As I alluded to earlier, most of the elk and most of the mountainous country, and along with that, most of the National Forests are in Western Montana. As you head north in Montana, the forests become denser, taller, darker woods and are less ideal elk habitat than the taller mountains, and drier, more open forests in Southern and South Central Montana. Montana’s highest elevations are down in the Beartooths along the Wyoming and Yellowstone Nation Park border, not up in the more dramatic Glacier National Park. Timberline in this portion of the Northern Rockies is closer to 10,000 feet, rather than mid 11,000 foot range in the Central Rockies. Montana boasts some extensive National Forests, most notably the Beaverhead-Deerlodge, Lolo and Flathead National Forests, each of which is over 2 million acres.
Although Montana’s wilderness areas are not on the scale of Idaho’s largest, it still has some very extensive roadless complexes for the backcountry hunter, along with some unique hunting opportunities. The Bob Marshall Wilderness Area gets a lot of the press, and it is Montana’s largest at just over 1 million acres. However, Montana’s portion of the Selway-Bitterroot (1.3 million total, but 250K in MT) and Absaroka-Beartooth Wilderness Areas (920K in MT) should not be overlooked as they are in better elk country.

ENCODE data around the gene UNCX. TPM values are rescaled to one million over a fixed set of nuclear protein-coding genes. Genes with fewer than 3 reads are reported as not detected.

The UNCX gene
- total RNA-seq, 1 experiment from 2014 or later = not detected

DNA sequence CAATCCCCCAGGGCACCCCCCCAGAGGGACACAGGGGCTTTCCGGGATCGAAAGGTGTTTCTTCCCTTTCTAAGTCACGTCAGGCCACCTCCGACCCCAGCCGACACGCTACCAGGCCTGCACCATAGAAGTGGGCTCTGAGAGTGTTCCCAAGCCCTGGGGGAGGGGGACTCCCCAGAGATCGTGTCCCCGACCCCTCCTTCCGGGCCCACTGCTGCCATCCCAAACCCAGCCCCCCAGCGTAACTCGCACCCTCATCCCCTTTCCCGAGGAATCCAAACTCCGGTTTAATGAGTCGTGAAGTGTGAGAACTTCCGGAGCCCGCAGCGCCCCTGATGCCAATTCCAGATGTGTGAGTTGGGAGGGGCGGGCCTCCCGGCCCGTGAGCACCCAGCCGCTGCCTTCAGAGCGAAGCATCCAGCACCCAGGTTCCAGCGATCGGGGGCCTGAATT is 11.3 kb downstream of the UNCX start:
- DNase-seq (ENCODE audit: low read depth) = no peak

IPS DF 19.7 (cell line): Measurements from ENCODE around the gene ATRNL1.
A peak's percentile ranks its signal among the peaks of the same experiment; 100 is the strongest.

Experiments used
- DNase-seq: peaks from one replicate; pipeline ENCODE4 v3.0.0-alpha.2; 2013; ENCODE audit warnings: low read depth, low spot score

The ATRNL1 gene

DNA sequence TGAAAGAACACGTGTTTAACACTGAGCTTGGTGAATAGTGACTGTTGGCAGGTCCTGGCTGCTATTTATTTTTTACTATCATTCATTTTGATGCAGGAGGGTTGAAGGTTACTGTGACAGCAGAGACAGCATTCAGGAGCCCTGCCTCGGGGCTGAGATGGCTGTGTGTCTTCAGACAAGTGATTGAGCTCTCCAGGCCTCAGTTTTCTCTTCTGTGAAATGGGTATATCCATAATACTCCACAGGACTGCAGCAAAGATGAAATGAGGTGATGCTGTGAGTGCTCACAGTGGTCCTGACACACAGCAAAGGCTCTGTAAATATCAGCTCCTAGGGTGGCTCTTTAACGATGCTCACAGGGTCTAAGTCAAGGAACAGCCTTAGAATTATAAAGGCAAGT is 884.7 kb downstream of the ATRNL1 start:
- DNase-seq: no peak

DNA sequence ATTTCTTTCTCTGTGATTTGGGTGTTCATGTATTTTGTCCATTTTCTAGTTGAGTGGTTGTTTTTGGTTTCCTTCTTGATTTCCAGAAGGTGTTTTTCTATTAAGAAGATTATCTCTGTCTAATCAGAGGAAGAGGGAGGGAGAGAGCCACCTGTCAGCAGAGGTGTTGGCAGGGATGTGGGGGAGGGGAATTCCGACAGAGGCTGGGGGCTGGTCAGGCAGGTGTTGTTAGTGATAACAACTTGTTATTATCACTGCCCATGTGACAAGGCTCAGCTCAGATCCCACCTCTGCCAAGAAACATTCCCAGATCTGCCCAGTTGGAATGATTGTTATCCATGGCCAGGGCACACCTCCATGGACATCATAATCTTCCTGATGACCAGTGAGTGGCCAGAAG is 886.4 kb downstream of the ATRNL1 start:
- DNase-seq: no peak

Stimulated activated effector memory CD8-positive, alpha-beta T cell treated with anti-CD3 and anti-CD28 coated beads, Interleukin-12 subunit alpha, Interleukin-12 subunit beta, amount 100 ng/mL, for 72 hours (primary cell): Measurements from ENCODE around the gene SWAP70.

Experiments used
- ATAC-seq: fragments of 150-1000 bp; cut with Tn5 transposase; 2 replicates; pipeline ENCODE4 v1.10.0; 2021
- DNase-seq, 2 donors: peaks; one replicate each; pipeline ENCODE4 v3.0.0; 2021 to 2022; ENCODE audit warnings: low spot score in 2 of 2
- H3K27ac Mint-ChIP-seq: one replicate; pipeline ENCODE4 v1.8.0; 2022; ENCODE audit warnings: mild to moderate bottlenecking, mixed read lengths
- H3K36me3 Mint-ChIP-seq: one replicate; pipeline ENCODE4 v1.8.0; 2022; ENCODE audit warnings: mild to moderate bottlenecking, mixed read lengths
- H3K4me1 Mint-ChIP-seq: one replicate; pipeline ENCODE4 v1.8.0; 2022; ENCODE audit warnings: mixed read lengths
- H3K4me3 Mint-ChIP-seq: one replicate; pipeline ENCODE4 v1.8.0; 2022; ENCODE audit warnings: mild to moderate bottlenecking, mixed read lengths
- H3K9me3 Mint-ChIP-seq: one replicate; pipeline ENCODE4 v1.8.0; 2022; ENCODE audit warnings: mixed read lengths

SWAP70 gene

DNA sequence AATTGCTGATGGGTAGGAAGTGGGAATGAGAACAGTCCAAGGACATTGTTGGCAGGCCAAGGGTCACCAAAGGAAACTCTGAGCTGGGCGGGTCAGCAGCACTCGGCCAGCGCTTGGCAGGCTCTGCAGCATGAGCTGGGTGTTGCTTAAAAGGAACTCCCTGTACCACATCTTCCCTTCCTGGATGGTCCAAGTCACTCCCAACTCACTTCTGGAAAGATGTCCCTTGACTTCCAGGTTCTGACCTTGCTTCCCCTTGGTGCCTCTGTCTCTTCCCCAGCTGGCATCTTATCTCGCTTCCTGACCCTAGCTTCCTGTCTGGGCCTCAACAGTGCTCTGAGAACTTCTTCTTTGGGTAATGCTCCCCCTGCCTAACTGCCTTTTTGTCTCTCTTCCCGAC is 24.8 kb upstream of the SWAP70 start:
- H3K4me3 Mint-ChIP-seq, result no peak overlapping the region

Since I’m not writing this as a geography lesson, lets get back to business. What’s the point in knowing about these areas? Hunting Districts 150, 151 and 280 make up the Bob Marshall Wilderness(and borders the Sun River Game Preserve), while unit 316 is within the Absaroka Beartooth. These are considered Montana’s backcountry units, and with a general license, you can rifle hunt them beginning September 15th. Yes, that’s the rut. But don’t think you can just waltz on into these units. There are a handful of roads that will get you within a few miles of the hunting district boundaries, and as far as I can tell, it’s almost impossible to day hunt them from your truck. When I hunted 316 about 10 years ago, it was about a 7 mile hike just from the wilderness boundary to the ridge where we could begin hunting.
Other areas are much more conventional, with rifle seasons beginning the week before Halloween, and going until Thanksgiving weekend. Now just because the general tags are limited for nonresidents, don’t go thinking you’re going to have a significant amount of ground to yourself. Most of Montana’s human population is also in the western 1/3 of the state, and Montana boasts one of the highest percentages of hunters among its residents. Last I read, it was about 25% of the population, compared to about 7% in a place like Colorado. And every one of those Eastern Montana hunters wants to come west to elk hunt too. So if you have the chance to hunt in Montana, make sure you schedule a few weekdays to be out if you’re going to be within 100 miles of Bozeman, Helena, Missoula, Livingston, Butte, Great Falls, Billings, Dillon, or Kalispell.
Montana lends itself to breaking up the state regionally based off of the seven regions that Fish, Wildlife and Parks, and I’ll try to do that sometime here this summer. As a college student, I made the mistake of bouncing around the state elk hunting a different area nearly every weekend. While I wasn’t super productive by doing that, that experience certainly lent itself to giving you some personal insight on hunting much of Central and Western Montana in future articles. To be continued...